Needless to say (since it is quite evident from the previous entries on here), Radley Metzger was deeply influenced by the avant-garde films that came around the time he went into the business. Note here the way he depicts moments of sexuality, which feel very un-pornographic, despite the overall intention being clear. Metzger relates to us a story involving two lesbians who discover their sexuality and love for each other, in a boarding school, as bits and pieces are narrated to us (Metzger’s filmography usually instilled into it this distinctive narrative style that worked its way into setting the tone). Though the film is graphic, it isn’t distasteful or exploitative, and everything seems to be in its place with a purpose to serve. Therese and Isabelle is quite a poetic endeavor, and despite its flaws, the intensity required to tell this sort of tale is present, and that in itself is captivating, offering a romantic, and almost somber an experience.
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5. Camille 2000 (1969)
Camille 2000 is gorgeous to look at. The set pieces and the architecture are major stand-outs, and they have been filmed beautifully. While I usually praise Metzger’s dark, inventive screenplays, I wasn’t too pleased with the writing that backed this picture up. For a story that has cinematic vigour, the characters and dialogues just don’t seem to cope up. Metzger’s fascination with surrealism is something he tries to carry out here, with strange imagery and editing choices, but they feel out of place, which ultimately leads to the overall movie being a confused mess. I’ve always appreciated Metzger for injecting a sense of surety and confidence in his films, and the case isn’t any different here. Having to do with a man’s relationship with a sexually (and socially, sure) active dame, the film hits all the necessary marks when it comes to actually showing the sex (there’s a particular moment in there with 5 mirrors that I really admire). The film has that old Metzger trippiness, I’d say, but despite it trying, I don’t think it amount to anything special, especially in comparison with the master’s other works.
6. The Opening of Misty Beethoven (1976)
This is the quintessential sex comedy. The only other (similar) film I can think of that’s as good as this is Alice in Wonderland: An X-Rated Musical Fantasy from the same year. Metzger’s previous pictures had this almost macabre sense surrounding them, but he abandoned all that to create this near-exploitative picture, which appears to exist in its own little sex-driven world. Lacking the sophistication and heightened “maturity” that the rest of his filmography possesses, The Opening of Misty Beethoven wins because of its hilarious screenplay and twisted perception of reality. I would like to note that this film is closer to a B flick in comparison to the rest of Metzger’s movies, and artistic excellence is not its strong suite. There’s nothing awfully unique about this feature, and I guess that could be considered a flaw. Metzger used a fake name (Henry Paris) for himself in the credits, because of how different this film was from his other stuff. The Opening of Misty Beethoven is an example, though, of how far filmmakers go to show what they want to show, and its pretty entertaining, so there’s that too.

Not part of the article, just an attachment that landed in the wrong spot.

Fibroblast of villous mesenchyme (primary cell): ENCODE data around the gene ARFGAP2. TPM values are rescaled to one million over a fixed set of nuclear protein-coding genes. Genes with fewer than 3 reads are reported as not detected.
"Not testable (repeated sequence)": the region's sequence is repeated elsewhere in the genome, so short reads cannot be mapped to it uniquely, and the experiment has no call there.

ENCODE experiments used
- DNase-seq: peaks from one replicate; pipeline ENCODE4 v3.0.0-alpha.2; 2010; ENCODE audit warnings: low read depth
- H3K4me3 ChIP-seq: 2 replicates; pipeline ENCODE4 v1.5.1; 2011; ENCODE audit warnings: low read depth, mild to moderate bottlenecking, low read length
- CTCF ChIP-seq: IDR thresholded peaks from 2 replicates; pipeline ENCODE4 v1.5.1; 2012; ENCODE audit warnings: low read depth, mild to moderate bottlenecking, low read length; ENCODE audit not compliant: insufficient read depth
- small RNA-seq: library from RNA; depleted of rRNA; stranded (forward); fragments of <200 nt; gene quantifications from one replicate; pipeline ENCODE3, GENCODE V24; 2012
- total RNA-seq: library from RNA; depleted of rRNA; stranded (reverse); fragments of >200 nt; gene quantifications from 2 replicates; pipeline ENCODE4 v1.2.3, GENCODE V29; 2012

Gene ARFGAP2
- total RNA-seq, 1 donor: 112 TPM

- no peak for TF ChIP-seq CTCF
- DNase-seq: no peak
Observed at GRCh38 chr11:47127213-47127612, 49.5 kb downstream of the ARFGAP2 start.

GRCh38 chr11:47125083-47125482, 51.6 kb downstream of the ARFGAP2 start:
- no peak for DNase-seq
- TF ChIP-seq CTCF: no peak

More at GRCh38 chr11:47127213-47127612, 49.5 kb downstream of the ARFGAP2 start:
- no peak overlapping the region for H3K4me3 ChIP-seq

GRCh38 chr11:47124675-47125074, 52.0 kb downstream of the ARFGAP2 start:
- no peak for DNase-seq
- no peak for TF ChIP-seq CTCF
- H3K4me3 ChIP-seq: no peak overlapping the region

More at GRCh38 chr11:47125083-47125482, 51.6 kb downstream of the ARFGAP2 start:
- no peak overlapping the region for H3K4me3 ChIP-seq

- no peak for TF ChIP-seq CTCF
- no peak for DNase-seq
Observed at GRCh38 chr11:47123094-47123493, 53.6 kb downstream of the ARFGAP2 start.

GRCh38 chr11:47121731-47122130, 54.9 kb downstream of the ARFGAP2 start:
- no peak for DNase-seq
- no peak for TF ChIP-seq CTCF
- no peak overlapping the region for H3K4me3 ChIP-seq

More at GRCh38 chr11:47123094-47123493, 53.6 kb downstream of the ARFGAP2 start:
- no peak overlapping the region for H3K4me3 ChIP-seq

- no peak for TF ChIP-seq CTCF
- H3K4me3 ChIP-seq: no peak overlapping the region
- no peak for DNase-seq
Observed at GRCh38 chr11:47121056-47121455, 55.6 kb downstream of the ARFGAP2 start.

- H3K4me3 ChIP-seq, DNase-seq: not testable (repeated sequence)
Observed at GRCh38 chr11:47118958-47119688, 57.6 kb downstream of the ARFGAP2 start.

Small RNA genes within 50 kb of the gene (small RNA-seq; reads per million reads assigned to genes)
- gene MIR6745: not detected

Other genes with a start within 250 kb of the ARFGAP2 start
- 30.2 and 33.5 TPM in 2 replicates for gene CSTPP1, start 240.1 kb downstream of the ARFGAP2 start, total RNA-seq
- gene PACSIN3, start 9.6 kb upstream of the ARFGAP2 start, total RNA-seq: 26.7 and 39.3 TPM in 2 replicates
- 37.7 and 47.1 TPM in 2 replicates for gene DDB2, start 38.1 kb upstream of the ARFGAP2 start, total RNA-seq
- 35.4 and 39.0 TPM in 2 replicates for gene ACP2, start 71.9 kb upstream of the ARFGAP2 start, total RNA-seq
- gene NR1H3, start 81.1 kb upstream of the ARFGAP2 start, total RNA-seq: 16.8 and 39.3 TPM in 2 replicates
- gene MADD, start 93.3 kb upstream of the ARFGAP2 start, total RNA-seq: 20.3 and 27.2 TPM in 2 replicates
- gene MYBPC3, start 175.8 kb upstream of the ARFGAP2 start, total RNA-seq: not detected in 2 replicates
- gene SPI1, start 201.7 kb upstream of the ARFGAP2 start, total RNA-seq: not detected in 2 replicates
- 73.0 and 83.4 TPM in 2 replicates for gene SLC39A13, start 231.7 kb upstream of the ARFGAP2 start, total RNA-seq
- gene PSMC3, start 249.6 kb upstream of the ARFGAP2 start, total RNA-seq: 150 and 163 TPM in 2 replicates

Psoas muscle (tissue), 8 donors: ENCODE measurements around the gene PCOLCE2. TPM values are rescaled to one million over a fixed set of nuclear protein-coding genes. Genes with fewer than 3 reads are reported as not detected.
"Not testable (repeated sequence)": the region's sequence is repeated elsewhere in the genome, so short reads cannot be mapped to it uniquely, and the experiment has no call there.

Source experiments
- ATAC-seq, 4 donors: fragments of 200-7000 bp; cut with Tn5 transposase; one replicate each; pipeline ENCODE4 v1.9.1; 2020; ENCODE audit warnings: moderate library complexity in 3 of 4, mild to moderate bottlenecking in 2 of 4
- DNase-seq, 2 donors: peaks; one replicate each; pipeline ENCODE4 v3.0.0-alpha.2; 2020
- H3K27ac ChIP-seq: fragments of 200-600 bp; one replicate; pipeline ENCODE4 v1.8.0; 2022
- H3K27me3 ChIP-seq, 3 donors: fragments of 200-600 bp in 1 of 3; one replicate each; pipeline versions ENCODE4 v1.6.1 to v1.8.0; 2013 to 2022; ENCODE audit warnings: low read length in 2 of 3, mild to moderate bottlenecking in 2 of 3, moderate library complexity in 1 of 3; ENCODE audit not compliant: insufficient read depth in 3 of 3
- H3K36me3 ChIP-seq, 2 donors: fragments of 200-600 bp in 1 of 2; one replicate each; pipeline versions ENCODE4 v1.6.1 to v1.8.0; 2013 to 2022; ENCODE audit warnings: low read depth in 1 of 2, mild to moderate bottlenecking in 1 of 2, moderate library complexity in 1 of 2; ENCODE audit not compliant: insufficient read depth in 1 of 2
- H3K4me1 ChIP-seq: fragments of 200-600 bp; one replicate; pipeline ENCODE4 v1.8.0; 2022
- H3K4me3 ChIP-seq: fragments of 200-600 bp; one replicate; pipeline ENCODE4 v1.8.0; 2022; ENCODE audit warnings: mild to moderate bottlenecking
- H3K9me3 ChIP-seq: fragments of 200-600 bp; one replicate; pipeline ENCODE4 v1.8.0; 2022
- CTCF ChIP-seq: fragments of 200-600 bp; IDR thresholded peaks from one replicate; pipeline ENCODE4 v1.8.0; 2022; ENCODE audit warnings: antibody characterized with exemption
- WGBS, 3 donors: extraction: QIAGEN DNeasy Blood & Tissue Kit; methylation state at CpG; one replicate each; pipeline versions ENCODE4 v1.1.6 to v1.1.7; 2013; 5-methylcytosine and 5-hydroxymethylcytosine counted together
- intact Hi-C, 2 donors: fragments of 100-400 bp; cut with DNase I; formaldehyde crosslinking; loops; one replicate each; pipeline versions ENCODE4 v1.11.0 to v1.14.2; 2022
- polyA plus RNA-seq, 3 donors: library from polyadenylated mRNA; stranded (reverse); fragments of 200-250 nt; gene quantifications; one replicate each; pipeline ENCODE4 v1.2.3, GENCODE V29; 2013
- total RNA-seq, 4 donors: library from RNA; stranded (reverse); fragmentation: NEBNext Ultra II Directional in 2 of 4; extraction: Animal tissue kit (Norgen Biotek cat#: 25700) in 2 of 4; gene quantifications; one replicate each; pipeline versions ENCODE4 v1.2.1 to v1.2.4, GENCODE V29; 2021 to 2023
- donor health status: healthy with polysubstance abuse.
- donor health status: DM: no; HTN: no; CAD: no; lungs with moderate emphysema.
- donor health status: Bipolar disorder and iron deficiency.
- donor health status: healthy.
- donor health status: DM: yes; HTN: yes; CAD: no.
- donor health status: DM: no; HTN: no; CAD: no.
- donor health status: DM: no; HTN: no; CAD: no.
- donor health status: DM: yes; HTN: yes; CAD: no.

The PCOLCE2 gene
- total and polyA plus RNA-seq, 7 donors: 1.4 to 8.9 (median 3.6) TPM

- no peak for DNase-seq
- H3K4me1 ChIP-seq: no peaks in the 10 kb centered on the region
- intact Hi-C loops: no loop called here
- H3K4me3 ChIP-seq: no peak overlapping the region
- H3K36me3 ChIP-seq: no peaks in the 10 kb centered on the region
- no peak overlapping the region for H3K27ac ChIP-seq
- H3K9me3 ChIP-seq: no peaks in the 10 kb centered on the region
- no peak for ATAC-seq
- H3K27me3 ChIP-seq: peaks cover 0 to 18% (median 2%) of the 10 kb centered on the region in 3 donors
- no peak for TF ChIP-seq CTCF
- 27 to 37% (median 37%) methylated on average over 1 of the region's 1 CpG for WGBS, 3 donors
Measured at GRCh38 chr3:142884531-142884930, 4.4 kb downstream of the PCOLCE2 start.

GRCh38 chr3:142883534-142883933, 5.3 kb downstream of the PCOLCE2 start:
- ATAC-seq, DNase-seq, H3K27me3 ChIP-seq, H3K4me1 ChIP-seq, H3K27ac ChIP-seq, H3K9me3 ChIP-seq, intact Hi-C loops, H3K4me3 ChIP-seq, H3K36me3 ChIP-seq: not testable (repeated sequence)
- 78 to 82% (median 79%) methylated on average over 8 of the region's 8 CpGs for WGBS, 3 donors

7. Carmen, Baby (1967)
Early Metzger films are notable for just how campy they were in their approach towards their subject materials. In this case, the film was an adaptation of an opera titled Carmen, and added to this inspiration was a sexual edge. Carmen is a seemingly care-free prostitute with sinister intentions that surface when a naive policeman enters her locality and gets her arrested. The film opens and closes well, with (as is to be expected) an excellent soundtrack taking up decibels in the background, and a rather well structured storytelling method (Metzger shifted to America a little while before this film’s release so that he could indulge in more creative adult features). Sadly, the second act loses me, despite being excellently paced and filmed, because it distracts from the overall mood of the picture, and it feels a little less captivating. Like I said though, the finale is pretty cool, and I found the experience to be quite enjoyable, though it lacked the artistic upper hand Metzger would display in his later films.
8. Little Mother (1973)
Little Mother is a film riddled with flaws and shortcomings, but I think it’s an important and necessary watch when going about Metzger’s filmography. Maybe it’s because of how the director experimented with melding politics into exploitative cinematic elements, which is an interesting turn, considering films of this particular genre. Dealing with a woman rising in power using her body as a weapon, the film is blatantly sexist and undermining, which drastically affects the plot and storytelling. Metzger’s style shines brightly though, with dark, shadowy cinematography, glossy lighting, and as always, a good soundtrack. There’s little to take home from Little Mother, but its intentions are still worthy of applause, despite the final realization having some major issues.